Posted by: atowhee | November 15, 2011


Overcast and gray skies, tiny mist droplets in the air, Brewer’s Blackbirds in the bare limbs of winter.

The Brewer’s Blackbird is the common parking lot bird across much of the Pacific states.  It is an Icterid family member found across the western 3/4 of North America.  Its near cousin is the more northerly Rusty Blackbird that winters east of the Rockies.

The Icterid family of orioles, blackbirds, grackles, meadowlarks and cowbirds are adaptable and at home in open lands and man-made habitat.  We humans have turned much of the Pacific Slope into blackbird heaven.  Along with Robins, Starlings (introduced), House Finch, Mockingbird and American Crows, the Brewer’s Blackbird have thrived in our altered habitats.

They are so at home around humans that blackbirds frequently pick a street tree as a nest site, then proceed to drive off every dog or human pedestrian that approaches.  In nesting season the blackbird can frequently be seen dive-bombing a passing raptor or crow.

Although this bird had been given a scientific description already, it was Audubon who gave this species its common name.  His expedition up the Missouri River in 1844 collected specimens of this bird. Adubon describes it from the Fort Union area of Montana.  Writing in the 1840s he says, “They do not evince the pertness so usually accompanying other birds of this family, but look all the while as if unsatisfied with their present abode… On the ground their gait is easy and brisk, and I never heard them sing, but simply omit a cluck not unlike that of the common Red-winged Starling [blackbird]…the metallic resplendence is uniformly more brilliant, purple and blue… I think it is almost superfluous to add that I have named this species after my friend Thomas M. Brewer, Esq….”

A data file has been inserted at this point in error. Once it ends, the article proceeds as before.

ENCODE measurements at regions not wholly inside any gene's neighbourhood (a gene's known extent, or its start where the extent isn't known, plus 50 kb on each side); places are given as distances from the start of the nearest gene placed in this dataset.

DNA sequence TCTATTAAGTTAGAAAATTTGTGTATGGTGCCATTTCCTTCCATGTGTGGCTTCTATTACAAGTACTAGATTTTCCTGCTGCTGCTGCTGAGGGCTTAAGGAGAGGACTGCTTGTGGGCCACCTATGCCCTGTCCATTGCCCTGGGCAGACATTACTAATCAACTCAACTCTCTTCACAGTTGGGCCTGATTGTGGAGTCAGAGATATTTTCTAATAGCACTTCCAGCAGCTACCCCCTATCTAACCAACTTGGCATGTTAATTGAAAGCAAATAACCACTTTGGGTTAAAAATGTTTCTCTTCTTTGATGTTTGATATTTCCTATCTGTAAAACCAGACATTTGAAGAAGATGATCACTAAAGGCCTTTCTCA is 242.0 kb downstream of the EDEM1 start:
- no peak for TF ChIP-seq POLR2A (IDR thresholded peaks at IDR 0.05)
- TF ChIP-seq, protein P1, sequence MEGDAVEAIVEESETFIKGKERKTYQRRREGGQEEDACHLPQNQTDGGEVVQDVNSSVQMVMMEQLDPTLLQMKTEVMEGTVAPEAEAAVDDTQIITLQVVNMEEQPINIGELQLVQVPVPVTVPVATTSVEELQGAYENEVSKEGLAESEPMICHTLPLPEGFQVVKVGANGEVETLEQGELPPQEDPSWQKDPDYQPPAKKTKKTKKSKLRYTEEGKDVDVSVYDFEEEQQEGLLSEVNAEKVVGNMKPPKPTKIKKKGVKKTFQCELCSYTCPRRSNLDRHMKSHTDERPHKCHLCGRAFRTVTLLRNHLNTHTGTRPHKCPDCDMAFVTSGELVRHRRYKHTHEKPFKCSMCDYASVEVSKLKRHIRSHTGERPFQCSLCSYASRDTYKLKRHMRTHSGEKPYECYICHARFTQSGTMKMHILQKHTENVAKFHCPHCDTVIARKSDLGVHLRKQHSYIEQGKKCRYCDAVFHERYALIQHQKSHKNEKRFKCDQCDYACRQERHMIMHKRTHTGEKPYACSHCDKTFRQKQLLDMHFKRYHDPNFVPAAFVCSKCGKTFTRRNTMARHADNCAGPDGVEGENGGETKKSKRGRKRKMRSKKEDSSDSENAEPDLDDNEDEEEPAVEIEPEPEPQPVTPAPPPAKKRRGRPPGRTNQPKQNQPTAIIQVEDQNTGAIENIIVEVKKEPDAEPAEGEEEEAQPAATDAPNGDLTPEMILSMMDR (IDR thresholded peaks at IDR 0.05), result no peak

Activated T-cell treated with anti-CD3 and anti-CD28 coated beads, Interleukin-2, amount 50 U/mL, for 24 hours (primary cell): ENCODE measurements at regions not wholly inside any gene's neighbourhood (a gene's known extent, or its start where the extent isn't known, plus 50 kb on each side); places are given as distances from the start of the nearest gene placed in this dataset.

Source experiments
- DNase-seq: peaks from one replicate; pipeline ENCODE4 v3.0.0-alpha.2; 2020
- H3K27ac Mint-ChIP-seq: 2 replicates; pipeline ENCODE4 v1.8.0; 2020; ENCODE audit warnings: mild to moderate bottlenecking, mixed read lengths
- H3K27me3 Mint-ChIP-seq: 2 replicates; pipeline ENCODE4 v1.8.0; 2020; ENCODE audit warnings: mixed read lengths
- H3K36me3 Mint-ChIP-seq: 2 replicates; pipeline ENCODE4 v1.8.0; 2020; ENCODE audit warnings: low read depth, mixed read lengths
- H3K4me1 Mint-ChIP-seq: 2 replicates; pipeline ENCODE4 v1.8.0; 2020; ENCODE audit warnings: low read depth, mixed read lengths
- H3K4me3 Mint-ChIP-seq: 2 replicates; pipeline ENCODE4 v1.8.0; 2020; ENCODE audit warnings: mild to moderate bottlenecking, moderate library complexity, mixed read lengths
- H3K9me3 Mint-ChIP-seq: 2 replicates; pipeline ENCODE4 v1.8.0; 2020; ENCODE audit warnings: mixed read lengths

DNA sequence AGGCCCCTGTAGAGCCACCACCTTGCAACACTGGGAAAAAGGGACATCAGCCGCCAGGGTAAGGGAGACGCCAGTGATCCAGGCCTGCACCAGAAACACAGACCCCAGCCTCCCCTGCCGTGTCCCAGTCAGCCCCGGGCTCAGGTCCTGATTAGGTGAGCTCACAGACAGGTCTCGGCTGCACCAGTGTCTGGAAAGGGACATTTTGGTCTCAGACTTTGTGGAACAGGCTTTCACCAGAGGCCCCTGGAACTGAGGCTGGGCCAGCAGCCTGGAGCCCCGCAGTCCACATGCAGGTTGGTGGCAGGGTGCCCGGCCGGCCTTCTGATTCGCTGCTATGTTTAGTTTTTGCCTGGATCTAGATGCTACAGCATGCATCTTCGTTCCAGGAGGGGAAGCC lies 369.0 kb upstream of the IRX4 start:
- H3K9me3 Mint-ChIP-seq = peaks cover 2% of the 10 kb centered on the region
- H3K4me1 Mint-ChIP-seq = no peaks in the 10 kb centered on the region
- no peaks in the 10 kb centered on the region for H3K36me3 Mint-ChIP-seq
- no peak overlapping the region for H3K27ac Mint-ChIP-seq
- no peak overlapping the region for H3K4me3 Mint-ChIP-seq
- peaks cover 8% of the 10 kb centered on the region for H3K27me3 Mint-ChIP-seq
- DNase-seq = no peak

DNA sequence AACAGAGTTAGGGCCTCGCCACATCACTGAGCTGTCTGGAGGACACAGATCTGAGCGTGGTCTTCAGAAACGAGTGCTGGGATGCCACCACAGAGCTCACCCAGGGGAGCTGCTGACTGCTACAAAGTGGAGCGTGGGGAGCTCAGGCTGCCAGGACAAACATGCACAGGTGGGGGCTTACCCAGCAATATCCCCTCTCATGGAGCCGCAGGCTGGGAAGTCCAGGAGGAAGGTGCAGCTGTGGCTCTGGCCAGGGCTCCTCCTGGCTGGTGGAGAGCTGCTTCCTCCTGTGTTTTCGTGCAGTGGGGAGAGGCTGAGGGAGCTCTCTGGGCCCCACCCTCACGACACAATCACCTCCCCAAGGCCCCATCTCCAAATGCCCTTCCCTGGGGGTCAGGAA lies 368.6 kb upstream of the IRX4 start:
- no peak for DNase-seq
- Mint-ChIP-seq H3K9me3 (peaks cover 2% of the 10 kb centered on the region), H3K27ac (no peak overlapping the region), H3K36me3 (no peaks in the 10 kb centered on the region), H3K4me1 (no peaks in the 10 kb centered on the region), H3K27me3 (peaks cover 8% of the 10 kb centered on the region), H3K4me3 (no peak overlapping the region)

Trained as a medical doctor at Harvard, Thomas Brewer (1814-1880) turned to writing, politics, publishing and natural history.  He shared many of his early observations with Audubon for his Bird Biographies.  During Brewer’s long life he published many papers on birds and eggs of eastern American species.  He became part of the quartet of birdmen who dominated the field in the mid-1800s: Spencer Baird, John Cassin, George Lawrence.  Along with Baird and Ridgway he co-authored the magisterial History of North American Birds, published in the 1870-80s.  Brewer was working on text for volume on waterbirds when he died.  It was John Cassin who named a western sparrow species after Brewer.  The Brewer’s Sparrow is common in places like Malheur NWR in eastern Oregon.

Sadly the adaptable Brewer’s Blackbird population appears to be on decline. Its urban and suburban lifestyle and an  omnivorous diet put the species in danger from any number of chemicals human has loosed upon the environment.

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